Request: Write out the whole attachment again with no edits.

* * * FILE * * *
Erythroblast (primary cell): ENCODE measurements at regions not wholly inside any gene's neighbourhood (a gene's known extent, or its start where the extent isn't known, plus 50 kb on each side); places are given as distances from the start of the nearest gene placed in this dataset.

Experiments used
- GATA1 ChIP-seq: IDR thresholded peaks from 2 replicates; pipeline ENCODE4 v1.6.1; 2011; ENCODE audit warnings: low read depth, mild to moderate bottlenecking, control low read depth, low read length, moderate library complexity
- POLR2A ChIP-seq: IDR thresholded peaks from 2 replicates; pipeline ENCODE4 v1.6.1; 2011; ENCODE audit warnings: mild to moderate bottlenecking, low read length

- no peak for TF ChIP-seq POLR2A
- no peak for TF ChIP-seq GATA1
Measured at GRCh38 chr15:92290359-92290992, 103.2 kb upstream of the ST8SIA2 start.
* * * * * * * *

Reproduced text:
Erythroblast (primary cell): ENCODE measurements at regions not wholly inside any gene's neighbourhood (a gene's known extent, or its start where the extent isn't known, plus 50 kb on each side); places are given as distances from the start of the nearest gene placed in this dataset.

Experiments used
- GATA1 ChIP-seq: IDR thresholded peaks from 2 replicates; pipeline ENCODE4 v1.6.1; 2011; ENCODE audit warnings: low read depth, mild to moderate bottlenecking, control low read depth, low read length, moderate library complexity
- POLR2A ChIP-seq: IDR thresholded peaks from 2 replicates; pipeline ENCODE4 v1.6.1; 2011; ENCODE audit warnings: mild to moderate bottlenecking, low read length

- no peak for TF ChIP-seq POLR2A
- no peak for TF ChIP-seq GATA1
Measured at GRCh38 chr15:92290359-92290992, 103.2 kb upstream of the ST8SIA2 start.